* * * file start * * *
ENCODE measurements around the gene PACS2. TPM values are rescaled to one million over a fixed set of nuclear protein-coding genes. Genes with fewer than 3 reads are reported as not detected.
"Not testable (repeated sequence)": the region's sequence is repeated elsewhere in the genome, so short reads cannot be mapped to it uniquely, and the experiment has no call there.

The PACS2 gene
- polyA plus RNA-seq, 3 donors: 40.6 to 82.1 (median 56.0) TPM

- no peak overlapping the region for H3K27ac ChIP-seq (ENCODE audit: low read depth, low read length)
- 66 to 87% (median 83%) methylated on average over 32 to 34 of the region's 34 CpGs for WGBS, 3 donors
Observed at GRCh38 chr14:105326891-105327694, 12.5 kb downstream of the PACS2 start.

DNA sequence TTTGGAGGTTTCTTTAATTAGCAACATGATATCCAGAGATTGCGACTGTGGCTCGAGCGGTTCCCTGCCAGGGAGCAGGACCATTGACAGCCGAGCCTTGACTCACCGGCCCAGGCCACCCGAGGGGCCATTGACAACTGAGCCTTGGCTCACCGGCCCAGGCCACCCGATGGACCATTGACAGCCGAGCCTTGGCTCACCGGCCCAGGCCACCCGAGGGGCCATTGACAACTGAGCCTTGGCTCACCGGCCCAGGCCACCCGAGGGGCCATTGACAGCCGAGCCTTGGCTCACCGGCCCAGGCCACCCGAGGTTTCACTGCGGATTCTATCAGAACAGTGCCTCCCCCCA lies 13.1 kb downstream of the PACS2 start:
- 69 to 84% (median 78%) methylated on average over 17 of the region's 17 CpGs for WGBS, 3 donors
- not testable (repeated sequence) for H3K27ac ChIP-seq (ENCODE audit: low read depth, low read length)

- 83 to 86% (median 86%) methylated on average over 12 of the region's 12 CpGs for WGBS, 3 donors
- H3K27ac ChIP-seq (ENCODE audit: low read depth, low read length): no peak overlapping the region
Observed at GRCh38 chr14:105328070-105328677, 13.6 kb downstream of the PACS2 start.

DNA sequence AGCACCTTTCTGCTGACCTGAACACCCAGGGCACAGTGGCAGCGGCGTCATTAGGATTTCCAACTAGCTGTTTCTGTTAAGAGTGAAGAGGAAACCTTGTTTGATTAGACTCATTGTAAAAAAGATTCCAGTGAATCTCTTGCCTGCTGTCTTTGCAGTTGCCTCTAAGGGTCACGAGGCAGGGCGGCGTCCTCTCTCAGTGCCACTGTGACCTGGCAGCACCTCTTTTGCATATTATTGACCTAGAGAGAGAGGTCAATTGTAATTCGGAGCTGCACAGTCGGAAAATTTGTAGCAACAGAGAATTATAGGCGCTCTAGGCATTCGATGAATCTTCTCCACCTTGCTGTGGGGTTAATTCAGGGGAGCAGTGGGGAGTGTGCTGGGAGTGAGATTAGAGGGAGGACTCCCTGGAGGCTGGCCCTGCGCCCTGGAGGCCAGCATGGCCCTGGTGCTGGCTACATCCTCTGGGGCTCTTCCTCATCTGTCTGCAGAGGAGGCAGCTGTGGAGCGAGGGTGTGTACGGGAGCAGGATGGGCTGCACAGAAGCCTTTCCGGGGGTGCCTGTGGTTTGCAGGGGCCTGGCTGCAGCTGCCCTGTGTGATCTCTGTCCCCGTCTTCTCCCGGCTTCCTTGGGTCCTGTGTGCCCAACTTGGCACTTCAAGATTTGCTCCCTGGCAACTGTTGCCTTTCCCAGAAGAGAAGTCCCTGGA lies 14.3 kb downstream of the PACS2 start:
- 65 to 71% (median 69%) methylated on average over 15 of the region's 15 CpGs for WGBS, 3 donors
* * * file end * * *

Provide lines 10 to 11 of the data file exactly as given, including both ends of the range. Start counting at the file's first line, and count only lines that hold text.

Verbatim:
- not testable (repeated sequence) for H3K27ac ChIP-seq (ENCODE audit: low read depth, low read length)

- 83 to 86% (median 86%) methylated on average over 12 of the region's 12 CpGs for WGBS, 3 donors